Dr James Nathan

University of Cambridge

University departments
Department of Medicine
University institutes
Cambridge Institute for Medical Research
NHS or other affiliations
Cambridge Institute for Therapeutic Immunology and Infectious Disease

Position: Group Leader
Personal home page: https://www.citiid.cam.ac.uk/james-nathan/

PubMed journal articles - click here

Dr James Nathan is pleased to consider applications from prospective PhD students.

Research description

Cellular mechanisms of oxygen and metabolite sensing:
A fundamental requirement for cell survival is the ability to respond to local oxygen and nutrient environments. Our goal is to gain novel insights in oxygen and metabolite sensing pathways, providing potential new therapeutic targets for inflammatory disease and cancers.

Oxygen and metabolite sensing by 2-oxoglutarate dependent dioxygenases:
The ability to sense and respond to changes in oxygen availability is conserved in all metazoans. Central to this process are a group of enzymes that require oxygen, 2-oxoglutarate (2-OG), and iron for catalytic activity – the 2-OG dependent dioxygenases. The most well-described function of these enzymes relates to the prolyl hydroxylases (PHDs) which sense intracellular oxygen, controlling the stability of Hypoxia Inducible transcription Factors (HIFs). However, 2-OG dependent dioxygenases have diverse functions, including altering cell phenotypes by remodelling chromatin. We aim to (i) uncover new metabolic pathways that influence the activity of 2-OG dependent dioxygenases (ii) gain insights into their biological relevance, focusing on HIF signalling and chromatin remodelling.

Using forward genetic screens to uncover metabolic pathways that alter 2-OG dependent dioxygenase activity:
We have applied near-haploid and CRISPR/Cas9 human forward genetic screens to identify genes required for the metabolic regulation of HIFs. This approach uncovered a novel role for the 2-oxoglutarate dehydrogenase complex (OGDHc) – a key TCA cycle enzyme, in the control of the HIF response (Burr et al Cell Metabolism 2016). Loss of the OGDHc drives the formation of the metabolite L-2-Hydroxyglutarate (L-2-HG), which accumulates in cells and directly inhibits PHDs and 2-OG dependent dioxygenases involved in modifying chromatin (e.g. TETs). We have also shown that defects in mitochondrial lipoylation activate HIFs by reducing OGDHc activity and promoting L-2-HG formation. Activation of this metabolic HIF response can also be seen in patients with germline mutations in lipoylation (Burr et al Cell Metabolism 2016).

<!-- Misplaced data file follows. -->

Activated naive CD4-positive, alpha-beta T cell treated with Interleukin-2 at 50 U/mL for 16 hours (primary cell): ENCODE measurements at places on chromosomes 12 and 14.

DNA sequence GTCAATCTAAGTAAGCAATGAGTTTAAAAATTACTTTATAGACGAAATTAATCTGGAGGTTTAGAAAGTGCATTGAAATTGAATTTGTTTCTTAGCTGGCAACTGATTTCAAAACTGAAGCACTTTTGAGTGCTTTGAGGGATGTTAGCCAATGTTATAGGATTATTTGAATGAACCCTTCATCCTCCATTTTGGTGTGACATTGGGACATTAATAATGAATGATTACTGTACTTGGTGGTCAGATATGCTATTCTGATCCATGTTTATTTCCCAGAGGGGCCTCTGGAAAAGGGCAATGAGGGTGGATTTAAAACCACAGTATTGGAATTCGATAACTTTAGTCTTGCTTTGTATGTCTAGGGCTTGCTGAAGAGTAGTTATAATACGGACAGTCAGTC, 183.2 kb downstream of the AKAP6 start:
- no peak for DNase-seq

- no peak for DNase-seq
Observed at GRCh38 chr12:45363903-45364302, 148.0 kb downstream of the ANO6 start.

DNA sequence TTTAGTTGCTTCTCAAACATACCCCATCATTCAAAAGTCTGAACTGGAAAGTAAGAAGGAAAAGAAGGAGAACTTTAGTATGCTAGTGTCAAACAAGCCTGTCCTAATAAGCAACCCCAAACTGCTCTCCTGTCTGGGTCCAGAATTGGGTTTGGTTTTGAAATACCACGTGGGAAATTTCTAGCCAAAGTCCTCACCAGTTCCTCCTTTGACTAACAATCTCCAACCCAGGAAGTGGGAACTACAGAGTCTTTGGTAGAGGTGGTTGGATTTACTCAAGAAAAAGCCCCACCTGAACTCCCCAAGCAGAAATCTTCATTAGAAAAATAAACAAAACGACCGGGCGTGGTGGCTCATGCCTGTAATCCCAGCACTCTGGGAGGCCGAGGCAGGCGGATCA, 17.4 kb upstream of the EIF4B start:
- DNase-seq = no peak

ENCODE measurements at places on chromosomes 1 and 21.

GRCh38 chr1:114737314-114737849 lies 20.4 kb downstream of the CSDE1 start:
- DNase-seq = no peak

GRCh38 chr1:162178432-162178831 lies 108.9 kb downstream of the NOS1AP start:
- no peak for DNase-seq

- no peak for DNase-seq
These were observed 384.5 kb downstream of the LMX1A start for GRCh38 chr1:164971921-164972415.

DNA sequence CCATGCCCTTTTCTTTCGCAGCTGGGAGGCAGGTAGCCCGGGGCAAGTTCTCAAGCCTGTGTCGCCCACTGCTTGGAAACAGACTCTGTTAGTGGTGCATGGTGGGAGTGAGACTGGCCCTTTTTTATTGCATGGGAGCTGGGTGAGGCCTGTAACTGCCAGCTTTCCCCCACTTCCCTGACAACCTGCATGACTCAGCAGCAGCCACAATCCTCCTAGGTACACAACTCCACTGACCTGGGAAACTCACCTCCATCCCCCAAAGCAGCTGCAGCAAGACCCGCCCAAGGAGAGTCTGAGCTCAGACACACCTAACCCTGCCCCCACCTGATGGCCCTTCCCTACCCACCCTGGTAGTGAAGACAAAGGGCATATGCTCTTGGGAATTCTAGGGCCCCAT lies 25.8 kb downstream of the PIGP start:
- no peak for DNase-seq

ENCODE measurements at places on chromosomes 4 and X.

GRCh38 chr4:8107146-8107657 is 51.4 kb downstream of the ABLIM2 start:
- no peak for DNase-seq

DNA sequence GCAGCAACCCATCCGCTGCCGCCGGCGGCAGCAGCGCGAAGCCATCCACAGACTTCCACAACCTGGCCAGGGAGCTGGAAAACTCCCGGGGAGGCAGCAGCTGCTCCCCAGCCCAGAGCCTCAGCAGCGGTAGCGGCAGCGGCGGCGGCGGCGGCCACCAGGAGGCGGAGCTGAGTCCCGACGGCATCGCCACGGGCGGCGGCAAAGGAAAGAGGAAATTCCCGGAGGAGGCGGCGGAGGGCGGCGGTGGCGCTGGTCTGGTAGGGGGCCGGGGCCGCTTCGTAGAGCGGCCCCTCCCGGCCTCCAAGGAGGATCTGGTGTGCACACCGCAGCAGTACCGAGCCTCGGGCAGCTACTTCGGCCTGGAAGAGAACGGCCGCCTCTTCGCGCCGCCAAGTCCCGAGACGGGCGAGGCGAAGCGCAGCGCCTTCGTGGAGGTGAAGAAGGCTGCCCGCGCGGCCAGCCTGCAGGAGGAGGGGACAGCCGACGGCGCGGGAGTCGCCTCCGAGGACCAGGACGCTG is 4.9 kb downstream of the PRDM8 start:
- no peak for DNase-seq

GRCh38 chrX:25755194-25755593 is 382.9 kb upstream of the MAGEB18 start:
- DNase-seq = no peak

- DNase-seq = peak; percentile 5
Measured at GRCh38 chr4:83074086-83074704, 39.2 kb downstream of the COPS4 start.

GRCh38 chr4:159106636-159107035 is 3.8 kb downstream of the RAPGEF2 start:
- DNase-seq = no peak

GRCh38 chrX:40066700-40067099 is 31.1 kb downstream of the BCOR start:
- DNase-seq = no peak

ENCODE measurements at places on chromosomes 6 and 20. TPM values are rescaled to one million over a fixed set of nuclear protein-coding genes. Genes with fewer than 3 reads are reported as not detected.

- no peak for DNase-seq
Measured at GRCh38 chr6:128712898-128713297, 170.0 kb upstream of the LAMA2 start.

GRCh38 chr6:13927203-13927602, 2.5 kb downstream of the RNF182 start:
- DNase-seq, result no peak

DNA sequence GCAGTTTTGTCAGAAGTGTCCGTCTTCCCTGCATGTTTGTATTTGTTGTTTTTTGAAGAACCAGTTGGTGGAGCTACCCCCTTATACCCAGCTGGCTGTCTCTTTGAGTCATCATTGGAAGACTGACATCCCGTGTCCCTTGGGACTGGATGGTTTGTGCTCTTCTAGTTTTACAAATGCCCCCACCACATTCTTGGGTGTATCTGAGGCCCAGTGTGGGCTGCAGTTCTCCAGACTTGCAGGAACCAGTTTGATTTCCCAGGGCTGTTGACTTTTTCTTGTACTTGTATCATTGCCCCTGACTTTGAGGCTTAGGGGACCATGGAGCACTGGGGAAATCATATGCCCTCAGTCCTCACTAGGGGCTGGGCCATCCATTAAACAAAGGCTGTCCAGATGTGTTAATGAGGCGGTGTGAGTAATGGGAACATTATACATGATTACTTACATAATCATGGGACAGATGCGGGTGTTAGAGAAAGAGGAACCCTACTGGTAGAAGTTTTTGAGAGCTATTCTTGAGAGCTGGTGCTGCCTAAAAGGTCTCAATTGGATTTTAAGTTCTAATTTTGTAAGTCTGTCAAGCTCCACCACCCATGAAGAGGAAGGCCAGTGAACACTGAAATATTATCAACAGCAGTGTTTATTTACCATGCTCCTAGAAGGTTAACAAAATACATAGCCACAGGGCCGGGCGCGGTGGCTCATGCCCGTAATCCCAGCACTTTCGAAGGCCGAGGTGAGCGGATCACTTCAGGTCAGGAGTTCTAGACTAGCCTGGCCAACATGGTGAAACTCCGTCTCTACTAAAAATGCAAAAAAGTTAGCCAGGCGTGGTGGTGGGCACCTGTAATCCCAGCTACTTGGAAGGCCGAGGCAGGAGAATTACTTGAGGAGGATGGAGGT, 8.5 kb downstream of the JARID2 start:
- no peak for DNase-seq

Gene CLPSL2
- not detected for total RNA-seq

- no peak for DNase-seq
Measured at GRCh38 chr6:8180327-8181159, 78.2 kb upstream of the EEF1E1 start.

Our forward genetic approaches uncovered an unexpected role for the Vacuolar-ATPase (V-ATPase), in controlling HIF activation by restricting cytosolic iron availability (Miles, Burr et al eLife 2017). The V-ATPase is the main proton pump for acidifying endo-lysosomal compartments and is therefore required for lysosomal protein degradation. However, rather than preventing the lysosomal degradation of HIF1a, V-ATPase inhibition prevents the uptake of ferric iron and conversion to the ferric form, thereby inhibiting PHD activity.

Therefore, these screens provide fundamental insights into the intricate relationship between mitochondrial metabolites, cellular iron metabolism and 2-OG dependent dioxygenases.